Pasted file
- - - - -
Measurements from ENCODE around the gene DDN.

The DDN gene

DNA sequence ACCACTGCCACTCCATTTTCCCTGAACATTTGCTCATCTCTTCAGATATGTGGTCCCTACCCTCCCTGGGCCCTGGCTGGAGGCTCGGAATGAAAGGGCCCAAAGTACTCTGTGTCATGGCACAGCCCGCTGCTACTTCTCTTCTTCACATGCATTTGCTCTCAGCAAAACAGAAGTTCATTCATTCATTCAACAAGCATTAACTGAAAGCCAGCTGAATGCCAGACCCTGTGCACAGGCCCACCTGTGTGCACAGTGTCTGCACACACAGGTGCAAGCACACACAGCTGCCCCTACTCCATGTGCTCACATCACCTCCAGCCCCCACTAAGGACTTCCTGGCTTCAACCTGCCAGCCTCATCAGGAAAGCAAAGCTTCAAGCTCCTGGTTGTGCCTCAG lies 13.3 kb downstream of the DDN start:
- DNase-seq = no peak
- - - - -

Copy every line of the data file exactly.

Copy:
Measurements from ENCODE around the gene DDN.

The DDN gene

DNA sequence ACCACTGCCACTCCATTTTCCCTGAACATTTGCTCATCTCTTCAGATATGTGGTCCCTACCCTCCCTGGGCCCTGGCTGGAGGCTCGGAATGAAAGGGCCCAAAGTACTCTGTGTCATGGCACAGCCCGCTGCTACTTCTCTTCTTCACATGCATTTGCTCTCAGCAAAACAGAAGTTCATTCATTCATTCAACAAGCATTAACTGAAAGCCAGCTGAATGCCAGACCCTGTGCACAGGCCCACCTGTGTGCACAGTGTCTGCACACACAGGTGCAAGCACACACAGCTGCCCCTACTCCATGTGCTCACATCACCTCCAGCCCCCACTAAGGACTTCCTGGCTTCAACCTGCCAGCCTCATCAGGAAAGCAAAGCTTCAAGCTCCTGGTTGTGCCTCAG lies 13.3 kb downstream of the DDN start:
- DNase-seq = no peak